Damages against bank slashed

Md. appeals court cuts award by $239 million

Software firm alleged fraud

December 18, 2003|By Jamie Smith Hopkins | Jamie Smith Hopkins,SUN STAFF

A Maryland appeals court overturned the lion's share of one of the largest legal judgments in state history yesterday, finding that First Union National Bank violated its contract with a Catonsville businessman but did not defraud him.

The panel of Court of Special Appeals judges struck down $239 million of the $276 million jury award against the bank, now Wachovia Corp. The judges let the remaining damages stand after affirming the breach-of-contract judgment.

It's a significant setback for software company owner Scott Steele, whose attorneys successfully argued in Baltimore Circuit Court last year that First Union double-crossed him after he sped up its loan approval process with a computerized system.

"We obviously are disappointed but most respectfully feel the Court of Special Appeals was wrong," said Andrew G. Slutkin of the firm Snyder, Slutkin & Kopec, a lead attorney for Steele.

"The jury's verdict was carefully reviewed by the trial judge and upheld in its entirety in a 237-page decision. ... We're carefully considering our options because we believe the jury in the trial court was correct."

Wachovia Corp., which had been stunned by the size of the award, is reviewing its options, too - because the appeals court affirmed $37 million of the judgment.

"We're pleased but not surprised with the Maryland Court of Special Appeals decision on the punitive damages and fraud charges," added Christy Phillips, a spokeswoman for Wachovia, the fifth-largest banking company in the nation.

Steele Software Systems Corp., which signed a contract with First Union in 1997, implemented an automated system for title searches and appraisals for home equity loans. The company at one point nominated Steele for its "Vendor of the Year" award.

But while he was under contract for First Union, the bank started a new company, GreenLink, that used many of the methods in Steele's system and profited handsomely, his attorneys said. They alleged that the bank refused to send hundreds of thousands of transactions to Steele that he was entitled to process and for which he would have earned $80 apiece.

"The fraud in this case was much more extensive than in any prior Maryland case," said Mark Kopec, another lead attorney for Steele.

Said Slutkin: "They induced him into the contract to get him to teach them how to do it, with the plan to kick him out as soon as they learned how."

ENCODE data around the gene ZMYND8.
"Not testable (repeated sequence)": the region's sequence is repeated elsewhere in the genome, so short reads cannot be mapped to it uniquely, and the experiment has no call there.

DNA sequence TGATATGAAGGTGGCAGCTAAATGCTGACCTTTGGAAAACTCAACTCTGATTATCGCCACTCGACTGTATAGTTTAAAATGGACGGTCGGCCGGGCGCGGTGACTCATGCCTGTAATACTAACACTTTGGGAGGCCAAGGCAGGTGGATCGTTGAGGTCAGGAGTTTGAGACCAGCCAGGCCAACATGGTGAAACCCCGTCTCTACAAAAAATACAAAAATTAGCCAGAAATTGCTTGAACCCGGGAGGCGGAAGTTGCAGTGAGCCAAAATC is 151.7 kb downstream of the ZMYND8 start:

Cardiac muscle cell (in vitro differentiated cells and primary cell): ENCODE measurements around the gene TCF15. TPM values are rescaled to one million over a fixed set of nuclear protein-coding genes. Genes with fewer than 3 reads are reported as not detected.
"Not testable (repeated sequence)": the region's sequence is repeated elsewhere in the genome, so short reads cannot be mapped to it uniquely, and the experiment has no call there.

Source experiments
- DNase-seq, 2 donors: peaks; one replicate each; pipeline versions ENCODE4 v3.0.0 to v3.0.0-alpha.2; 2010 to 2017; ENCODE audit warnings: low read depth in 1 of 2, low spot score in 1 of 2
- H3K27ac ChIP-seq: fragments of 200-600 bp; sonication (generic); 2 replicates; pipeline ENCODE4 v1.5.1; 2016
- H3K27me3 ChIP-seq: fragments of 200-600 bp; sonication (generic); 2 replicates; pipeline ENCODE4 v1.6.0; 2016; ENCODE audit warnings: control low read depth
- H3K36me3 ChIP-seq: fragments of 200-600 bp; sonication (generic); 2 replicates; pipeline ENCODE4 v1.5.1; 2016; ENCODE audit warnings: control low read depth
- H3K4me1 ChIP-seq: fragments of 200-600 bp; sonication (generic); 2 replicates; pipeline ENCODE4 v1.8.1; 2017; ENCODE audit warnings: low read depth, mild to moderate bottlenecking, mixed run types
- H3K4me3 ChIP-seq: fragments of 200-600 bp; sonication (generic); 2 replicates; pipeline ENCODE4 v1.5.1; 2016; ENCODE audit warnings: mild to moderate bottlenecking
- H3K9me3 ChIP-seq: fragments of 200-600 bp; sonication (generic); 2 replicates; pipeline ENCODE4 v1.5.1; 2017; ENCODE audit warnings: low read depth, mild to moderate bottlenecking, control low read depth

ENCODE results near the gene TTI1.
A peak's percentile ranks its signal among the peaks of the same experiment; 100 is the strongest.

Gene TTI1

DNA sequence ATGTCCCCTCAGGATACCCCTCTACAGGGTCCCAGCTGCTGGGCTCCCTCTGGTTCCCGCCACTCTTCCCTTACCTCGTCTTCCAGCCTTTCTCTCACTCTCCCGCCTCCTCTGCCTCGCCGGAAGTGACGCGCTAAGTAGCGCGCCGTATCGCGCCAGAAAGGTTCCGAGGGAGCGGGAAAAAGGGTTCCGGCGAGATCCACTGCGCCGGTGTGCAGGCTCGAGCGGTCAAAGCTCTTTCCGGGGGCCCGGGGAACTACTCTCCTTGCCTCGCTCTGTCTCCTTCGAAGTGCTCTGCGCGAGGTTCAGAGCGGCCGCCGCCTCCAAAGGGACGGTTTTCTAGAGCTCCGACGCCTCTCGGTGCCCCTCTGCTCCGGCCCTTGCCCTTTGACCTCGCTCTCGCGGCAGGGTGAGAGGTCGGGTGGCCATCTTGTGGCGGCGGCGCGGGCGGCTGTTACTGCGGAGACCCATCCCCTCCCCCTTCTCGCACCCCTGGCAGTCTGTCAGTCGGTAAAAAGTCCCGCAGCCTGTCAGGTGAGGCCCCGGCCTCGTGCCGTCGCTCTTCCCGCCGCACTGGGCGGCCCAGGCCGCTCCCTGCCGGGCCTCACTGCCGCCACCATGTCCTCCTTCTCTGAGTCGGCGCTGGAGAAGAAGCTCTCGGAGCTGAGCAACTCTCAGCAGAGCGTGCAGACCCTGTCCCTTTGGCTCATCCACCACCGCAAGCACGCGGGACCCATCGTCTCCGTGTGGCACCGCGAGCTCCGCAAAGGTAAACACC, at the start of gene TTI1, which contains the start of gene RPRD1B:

The contract didn't promise to deal with Steele exclusively but did state First Union "will use its best efforts to direct these transactions" to his company.

Steele's attorneys said he had conversations with First Union officials that clearly indicated he would get most of the transactions. But the judges - while agreeing that First Union didn't hold up its end of the bargain on the contract - said that Steele did not prove fraud.

In the opinion, Court of Special Appeals Judge Sally D. Adkins wrote that "we differentiate between actionable fraudulent misrepresentations and indefinite generalities that do not support fraud in the context of discussions between two sophisticated businesses."

The key is intent, said Michael Van Alstine, a University of Maryland School of Law professor.

"You have to prove that they intended not to perform at the time they signed the contract," said Alstine, who specializes in domestic and international contract and commercial law. "Evidence of intent is always very difficult to prove. ... Fraud cases don't win very often."

Irwin R. Kramer, an attorney who has tried many contract disputes, said the burden of proof for fraud is higher than that for breach of contract. People frequently break contracts without also committing fraud, he said.

"It would seem that one of the court's concerns was that First Union may have gone into the deal with the purest of intentions, meaning every word of what they said to the plaintiff, but that later on they decided to do their business differently," said Kramer, with the Owings Mills firm of Kramer & Connolly.

"That would not be fraud. That would be deciding on a different business plan."

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